Skip to main content


Convictions and consequences

The backstory of Isabella Chow’s stand for Biblical sexuality before the UC Berkeley student senate

Convictions and consequences

Handout (Isabella Chow)

When Isabella Chow, a student senator at the University of California, Berkeley, decided to abstain from a pro-LGBT vote and instead explain her Christian views, she knew she’d have to weather a storm. She just didn’t expect that storm to involve a torrent of F-bombs and demands for her resignation.

Her campus political party broke ties with her. Groups she once represented disavowed her. More than 1,000 people signed a petition calling for her resignation because of her “blatantly homophobic and transphobic views.” A club she’d been a member of since freshman year voted her out. Berkeley’s main school newspaper, The Daily Californian, ran an editorial criticizing her, while refusing to publish an op-ed she wrote explaining her decision. The paper said the op-ed “utilized rhetoric that is homophobic and transphobic by the Daily Cal’s standards.”

The storm began brewing when Chow received the agenda a week before the Oct. 31 senate meeting. On the agenda was a resolution opposing President Donald Trump’s proposal to define sex in Title IX as a person’s biological sex. LGBT groups such as the Queer Alliance Resource Center and the Queer Student Union championed this student resolution, which condemned the proposed Title IX changes as “purposefully trans-exclusive” and called for the student senate to “publicly reinforce their support of transgender, non-binary, and gender non-conforming students.”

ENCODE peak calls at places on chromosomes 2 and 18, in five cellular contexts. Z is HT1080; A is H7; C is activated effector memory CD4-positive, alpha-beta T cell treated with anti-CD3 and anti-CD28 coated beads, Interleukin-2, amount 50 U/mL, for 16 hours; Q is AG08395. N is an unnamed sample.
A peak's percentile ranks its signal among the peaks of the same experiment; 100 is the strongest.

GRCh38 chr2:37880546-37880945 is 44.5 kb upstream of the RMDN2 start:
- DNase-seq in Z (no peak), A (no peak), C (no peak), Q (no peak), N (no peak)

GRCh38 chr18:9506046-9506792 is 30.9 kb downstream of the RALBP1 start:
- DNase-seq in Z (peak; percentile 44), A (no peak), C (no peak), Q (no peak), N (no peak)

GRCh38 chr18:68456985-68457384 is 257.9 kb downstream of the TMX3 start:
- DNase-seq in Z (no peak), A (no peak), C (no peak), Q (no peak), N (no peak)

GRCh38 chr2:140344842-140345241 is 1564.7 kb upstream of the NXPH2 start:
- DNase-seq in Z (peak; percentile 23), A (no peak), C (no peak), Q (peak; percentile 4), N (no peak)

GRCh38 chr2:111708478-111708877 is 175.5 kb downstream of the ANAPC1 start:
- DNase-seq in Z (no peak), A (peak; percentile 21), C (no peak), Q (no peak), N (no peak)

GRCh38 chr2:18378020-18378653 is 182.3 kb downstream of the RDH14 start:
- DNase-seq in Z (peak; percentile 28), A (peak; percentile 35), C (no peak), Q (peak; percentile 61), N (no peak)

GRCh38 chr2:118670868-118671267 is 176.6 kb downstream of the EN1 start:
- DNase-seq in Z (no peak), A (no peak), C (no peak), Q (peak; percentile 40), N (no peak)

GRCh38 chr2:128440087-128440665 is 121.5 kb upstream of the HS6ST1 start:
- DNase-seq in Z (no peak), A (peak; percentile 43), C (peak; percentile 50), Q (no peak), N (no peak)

Chow, a 20-year-old junior who’s double-majoring in business and music, wasn’t sure how to vote on this proposal: She agreed that the LGBT community should be protected from discrimination and harassment, but as a Christian, she hesitated over clauses that endorsed groups on campus whose primary mission is to promote the LGBT identity and lifestyle. Where did it cross the line for her? And if she decided she could not in good conscience support the resolution, should she vote no, or abstain? How would she explain her decision to a community that doesn’t share her beliefs? 

For Chow, this wasn’t an unexpected dilemma—she’d been having discussions about this issue with pastors and campus ministers for more than a year. She knew what she believed from a Biblical perspective, but wondered how to apply that truth in the complex intersection of faith and politics.

So Chow sent the draft of the resolution to several Christian campus leaders, asking for their thoughts. Eventually, after hearing various opinions, she decided to abstain from the vote. The Sunday before the Oct. 31 vote, she told her political party, Student Action, that she couldn’t endorse the resolution. 

Over the next few days, Chow said, “the conversation went to, You either fully support this vote, or you’re out.” She decided to stick to her convictions. 

On the night before the Oct. 31 senate meeting, Student Action voted to oust her from the party. It sent her a copy of a press release the group planned to publish. On that draft, the party members wrote that Chow opposed “reproductive health and wellness resources, legal protections for survivors of sexual violence, and community space for vulnerable members of our student body”—a claim Chow told me is “completely false.” 

Alarmed that her views might be misrepresented, she prepared a five-paragraph statement explaining why she chose to abstain. The next evening at the senate meeting, she read her statement. It began, “I have said, and will always say, that discrimination against or harassment of any person or people group is never, ever okay.” She condemned people who bully others under the guise of Christianity. In God’s eyes and her own, she said, the LGBT community is “significant, valid, wanted, and loved.” 

I have said, and will always say, that discrimination against or harassment of any person or people group is never, ever okay.  —Isabella Chow